vember 2d, when two men went to the
house to board. Their arrival threw a
damper upon King and he became very reti
cent, and was evidently ill nt ease. He evi
dently feared that they might know who
he was and disclose his> mode of life. He
ceased to take I'visi meals in the house after
the new boarders arrived and would only I
sleep there. Mrs. Straube thought thiscon
duct rather strange, especially in a hus
band to his wife, but nothing was said, as
Teresa did not refer to the occurrence. Mrs.
Straube stntes that she did not observe any
thing out of the way in the woman's actions,
and never knew her to be intoxicated. She
only received company once during her res
idence at tfae Straube house, when a fine
looking woman called, but her name was
The direct cause for King's trying to break
with the Kerr woman is not known, but he
had evidently begun to tire of her and
sought an early opportunity of severing
their relations. Mrs. Straube had no inti
mation that anything was wrong with the
LOS ANGELES HERALD: SATURDAY MORNING, DECEMBER 31, 189tf
woman until the first part of the week,
when the board, whid.i had always been
paid in advance, was allowed to run behind.
Teresa rinpeargd to be restless and worried
about sdniething nnd had little if any appe
tite. Finally on Wednesday Mrs. Straube
broached the subject of money to the wo
man and learned that the separation had
occurred. Teresa replied to Mrs. Straube's
request for money by saying that she had
none. Mrs. Straube suggested that she
should get it from Kane, and llien Teresa
burst' into tears and said that he had left
her last Monday and she was entirely desti
tute. From that moment the woman gave
way to her grief, and though urged many
times, could not be prevailed upon to take
any nourishment. She passed the nights
pacing her room and seenied to be in tbe
depths of misery. Mrs. Straube said that
it was not the question of lack of funds
which worried the woman, but the fact that.
she had been deserted by the man she loved.
Tt.te Kerr woman continued in this state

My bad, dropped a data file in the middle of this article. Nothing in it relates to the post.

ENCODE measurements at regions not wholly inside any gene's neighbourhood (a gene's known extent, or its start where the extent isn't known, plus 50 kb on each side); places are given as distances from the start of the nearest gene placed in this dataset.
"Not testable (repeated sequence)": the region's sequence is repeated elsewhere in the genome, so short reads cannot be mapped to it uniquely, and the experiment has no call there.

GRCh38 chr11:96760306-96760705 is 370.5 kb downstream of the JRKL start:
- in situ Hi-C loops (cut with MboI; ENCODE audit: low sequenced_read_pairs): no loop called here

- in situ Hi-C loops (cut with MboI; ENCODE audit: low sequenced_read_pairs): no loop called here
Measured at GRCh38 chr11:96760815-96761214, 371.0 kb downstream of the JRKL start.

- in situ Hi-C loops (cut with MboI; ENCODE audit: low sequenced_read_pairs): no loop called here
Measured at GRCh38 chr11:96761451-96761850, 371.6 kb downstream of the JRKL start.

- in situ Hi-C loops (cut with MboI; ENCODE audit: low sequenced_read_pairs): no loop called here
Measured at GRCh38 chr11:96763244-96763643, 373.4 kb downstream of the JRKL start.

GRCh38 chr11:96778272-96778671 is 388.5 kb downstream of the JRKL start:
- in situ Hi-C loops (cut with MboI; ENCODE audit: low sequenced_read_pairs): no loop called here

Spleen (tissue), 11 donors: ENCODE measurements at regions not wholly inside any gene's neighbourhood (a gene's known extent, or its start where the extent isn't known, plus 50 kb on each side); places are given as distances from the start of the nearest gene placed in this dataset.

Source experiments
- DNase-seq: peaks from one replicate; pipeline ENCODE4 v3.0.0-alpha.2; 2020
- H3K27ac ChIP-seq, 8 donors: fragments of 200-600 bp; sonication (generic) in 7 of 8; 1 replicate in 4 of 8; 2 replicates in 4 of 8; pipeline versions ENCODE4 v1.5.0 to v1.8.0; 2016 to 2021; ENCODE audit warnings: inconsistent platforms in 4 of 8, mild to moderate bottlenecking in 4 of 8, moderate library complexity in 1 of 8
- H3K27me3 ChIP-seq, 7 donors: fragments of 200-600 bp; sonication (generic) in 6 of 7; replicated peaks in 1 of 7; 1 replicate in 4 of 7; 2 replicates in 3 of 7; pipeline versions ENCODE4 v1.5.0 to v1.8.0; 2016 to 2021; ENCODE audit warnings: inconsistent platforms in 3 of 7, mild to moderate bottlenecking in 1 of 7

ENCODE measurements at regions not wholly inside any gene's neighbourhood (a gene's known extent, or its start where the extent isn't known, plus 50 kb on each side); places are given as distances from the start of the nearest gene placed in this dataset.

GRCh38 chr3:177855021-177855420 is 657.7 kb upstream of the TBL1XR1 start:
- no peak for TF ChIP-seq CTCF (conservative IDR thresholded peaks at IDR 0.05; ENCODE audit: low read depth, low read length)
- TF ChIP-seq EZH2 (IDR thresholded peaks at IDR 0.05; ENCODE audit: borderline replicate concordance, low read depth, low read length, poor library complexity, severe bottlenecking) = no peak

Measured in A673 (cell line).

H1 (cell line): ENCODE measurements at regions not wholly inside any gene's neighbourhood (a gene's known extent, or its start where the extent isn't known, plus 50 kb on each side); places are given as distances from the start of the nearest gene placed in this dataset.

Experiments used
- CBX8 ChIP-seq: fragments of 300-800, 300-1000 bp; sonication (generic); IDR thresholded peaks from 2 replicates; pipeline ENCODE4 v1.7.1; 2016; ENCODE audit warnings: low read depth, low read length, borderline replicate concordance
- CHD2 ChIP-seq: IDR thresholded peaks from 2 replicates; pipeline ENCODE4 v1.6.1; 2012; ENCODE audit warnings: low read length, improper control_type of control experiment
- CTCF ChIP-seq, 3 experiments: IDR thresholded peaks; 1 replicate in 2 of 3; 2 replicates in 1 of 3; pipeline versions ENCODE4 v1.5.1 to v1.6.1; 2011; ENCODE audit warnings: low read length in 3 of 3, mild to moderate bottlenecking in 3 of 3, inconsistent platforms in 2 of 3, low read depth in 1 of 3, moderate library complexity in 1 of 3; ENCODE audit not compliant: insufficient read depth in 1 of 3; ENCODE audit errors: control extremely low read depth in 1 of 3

until Thursday, and, refusing to be com
forted, and making nu effort to help herself
or to see King. She apparently, however,
made up her mind' to leave the city, for on
Thursday she wrote a farewell letter to
King, in which she expressed great love for
him and said she intended to leave for San
Francisco. At the request of Teresa, Mrs.
Straube directed the letter, as Teresa ex
plained that if King saw his mistress'liiand
writing he might not wish io open the en
THE WOMAN'S GRIEF
Mrs. Straube began to think that the wo
man was in v serious state of mind and while
she did not anticipate at that time that her
misery would lead her to attempt any per
sonal violence upon King, she felt that the
man ought to do something for the woman.
She went to the office of the city engineer
and inquired for King. She says that her
entry caused something of a consternation
and for awhile she was denied admittance
to King. Finally she was received by tbe,
latter and made known to him her desire
for the $11 which he owed her for the
week's board. Mrs. Straube also repeated
a message which the Kerr woman had in
trusted to her. This message evidently a-sked
for an appointment of some sort, for King
told Mrs. Straube to tell Teresa she need
not come to his office, for he would not re
ceive her, and he did not desire to see her
at all. He told Mrs. Straube to send to'the
office at noon of ihe following day, which
was yesterday, and her money would be
waiting for her.
When King's message was repeated to
the- Kerr woman the most marked change
came over her. She ceased weeping and
appeared to suddenly make up her mind to
some course of action. "Well," she re
marked, "if he won't see me at the office,
1 know where he will see me." This was all
she said in answer to the message, and it is
probi-ble t'aat she made up her mind at that
time to kill King if he continued in his
neglect. The woman ate nothing that day,
but Mrs. Straube observed that she had
ceased crying and appeared self-reliant.
TURNED TO VENGEANCE
Late that afternoon she called at the
house of Madame Van, but made no refer
ence to any trouble she had had with King.
Teresa appeared very depressed, and when
asked by Madame Van to return to board,
replied she would, but that she was intend
ing to go to San FrancitJco. Whether she
took anyone into her confidence is not
kn own. About 11 o'clock yesterday morning
the woman left the house, after taking a
small amount of broth. She went to the
city hall and waited around the corridor in